Haiyan brought sustained winds of 235km/h (147mph), with gusts of 275 km/h (170 mph), with waves as high as 15m (45ft), bringing up to 400mm (15.75 inches) of rain in places. "The world has not seen a storm like this before," said Senen Mangalile, the Philippines Consul General to the UK. Steven Godby, a disaster management expert at Nottingham Trent University, told the BBC the typhoon was "probably the most intense and strongest storm of this type to make landfall".
"We've seen storms like this perhaps on rare occasions that have had that kind of intensity out at sea but for it to come ashore with that kind of strength is almost unprecedented," Dr Godby said. American military aircraft and ships are being deployed to provide help. US President Barack Obama has issued a message saying he was "deeply saddened by the loss of life and extensive damage".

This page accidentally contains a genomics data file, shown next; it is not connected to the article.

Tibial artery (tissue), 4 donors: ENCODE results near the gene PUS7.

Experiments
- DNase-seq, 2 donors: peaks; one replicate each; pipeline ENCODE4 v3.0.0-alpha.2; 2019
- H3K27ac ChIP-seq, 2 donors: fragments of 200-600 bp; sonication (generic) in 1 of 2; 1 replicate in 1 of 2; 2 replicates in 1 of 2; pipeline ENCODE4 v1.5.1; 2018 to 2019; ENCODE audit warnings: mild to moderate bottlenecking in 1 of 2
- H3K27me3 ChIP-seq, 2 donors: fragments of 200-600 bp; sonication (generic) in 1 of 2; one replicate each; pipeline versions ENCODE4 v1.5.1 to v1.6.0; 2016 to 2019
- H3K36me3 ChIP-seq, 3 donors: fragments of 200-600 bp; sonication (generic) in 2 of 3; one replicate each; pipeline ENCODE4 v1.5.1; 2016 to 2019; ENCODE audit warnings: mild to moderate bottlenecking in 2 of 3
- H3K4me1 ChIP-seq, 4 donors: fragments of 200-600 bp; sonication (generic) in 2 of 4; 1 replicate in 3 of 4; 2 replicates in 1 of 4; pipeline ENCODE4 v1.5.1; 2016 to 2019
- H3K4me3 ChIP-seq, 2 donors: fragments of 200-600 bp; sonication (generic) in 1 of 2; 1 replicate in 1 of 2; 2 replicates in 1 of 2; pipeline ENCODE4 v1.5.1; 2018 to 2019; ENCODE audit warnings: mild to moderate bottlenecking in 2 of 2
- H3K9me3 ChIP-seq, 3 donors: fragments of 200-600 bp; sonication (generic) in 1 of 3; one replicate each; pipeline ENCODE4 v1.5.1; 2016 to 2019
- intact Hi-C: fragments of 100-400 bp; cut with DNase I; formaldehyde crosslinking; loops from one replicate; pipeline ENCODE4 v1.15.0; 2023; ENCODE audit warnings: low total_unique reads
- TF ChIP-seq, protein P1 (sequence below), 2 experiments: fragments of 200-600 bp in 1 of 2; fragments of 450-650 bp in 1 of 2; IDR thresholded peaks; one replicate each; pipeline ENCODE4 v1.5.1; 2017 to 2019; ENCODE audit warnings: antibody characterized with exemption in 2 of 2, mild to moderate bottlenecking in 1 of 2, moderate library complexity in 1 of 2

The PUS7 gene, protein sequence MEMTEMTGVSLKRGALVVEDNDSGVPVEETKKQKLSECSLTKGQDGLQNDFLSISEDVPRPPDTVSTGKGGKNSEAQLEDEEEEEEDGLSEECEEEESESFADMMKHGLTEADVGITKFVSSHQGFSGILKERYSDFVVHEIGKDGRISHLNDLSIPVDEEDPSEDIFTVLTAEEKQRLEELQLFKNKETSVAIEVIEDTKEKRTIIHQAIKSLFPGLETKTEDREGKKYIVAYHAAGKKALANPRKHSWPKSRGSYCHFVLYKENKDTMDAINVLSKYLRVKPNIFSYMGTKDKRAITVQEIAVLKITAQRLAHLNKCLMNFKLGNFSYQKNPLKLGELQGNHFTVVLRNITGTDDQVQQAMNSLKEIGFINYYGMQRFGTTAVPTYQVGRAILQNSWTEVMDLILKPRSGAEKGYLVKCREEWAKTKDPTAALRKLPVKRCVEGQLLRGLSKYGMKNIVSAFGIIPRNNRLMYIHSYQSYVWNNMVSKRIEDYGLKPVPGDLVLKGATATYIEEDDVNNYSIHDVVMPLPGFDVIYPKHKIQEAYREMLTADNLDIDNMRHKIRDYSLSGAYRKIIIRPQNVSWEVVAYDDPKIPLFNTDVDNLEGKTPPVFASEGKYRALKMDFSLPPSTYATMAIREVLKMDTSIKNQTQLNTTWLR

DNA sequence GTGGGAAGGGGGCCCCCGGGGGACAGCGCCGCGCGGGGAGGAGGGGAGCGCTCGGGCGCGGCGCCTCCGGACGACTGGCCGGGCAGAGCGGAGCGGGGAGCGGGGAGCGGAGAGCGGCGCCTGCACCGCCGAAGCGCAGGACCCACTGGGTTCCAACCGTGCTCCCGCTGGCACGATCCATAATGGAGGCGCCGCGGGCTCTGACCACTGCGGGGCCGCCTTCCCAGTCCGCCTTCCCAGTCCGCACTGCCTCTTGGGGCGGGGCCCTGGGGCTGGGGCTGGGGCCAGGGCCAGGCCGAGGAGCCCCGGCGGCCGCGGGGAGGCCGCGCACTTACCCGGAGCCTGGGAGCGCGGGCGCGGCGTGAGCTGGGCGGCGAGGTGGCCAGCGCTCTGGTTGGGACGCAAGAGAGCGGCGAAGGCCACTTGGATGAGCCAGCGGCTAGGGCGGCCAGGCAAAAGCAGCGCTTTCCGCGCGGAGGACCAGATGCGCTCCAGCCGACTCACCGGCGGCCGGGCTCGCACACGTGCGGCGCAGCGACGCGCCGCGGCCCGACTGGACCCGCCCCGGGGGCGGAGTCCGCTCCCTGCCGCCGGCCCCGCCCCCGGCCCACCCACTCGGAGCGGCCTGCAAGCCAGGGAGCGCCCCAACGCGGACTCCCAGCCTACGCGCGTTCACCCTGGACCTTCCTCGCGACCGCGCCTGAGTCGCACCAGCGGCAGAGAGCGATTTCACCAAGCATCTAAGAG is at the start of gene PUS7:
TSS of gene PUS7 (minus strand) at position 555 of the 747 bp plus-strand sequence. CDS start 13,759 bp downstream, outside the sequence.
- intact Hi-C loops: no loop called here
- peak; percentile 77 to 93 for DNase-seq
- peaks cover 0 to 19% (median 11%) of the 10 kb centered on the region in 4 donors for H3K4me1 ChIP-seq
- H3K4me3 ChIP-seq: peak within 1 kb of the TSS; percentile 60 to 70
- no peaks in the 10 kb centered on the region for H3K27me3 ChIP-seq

Three days after Typhoon Haiyan hit, aerial photos are revealing a scene of apocalyptic devastation along a swathe of the central Philippines.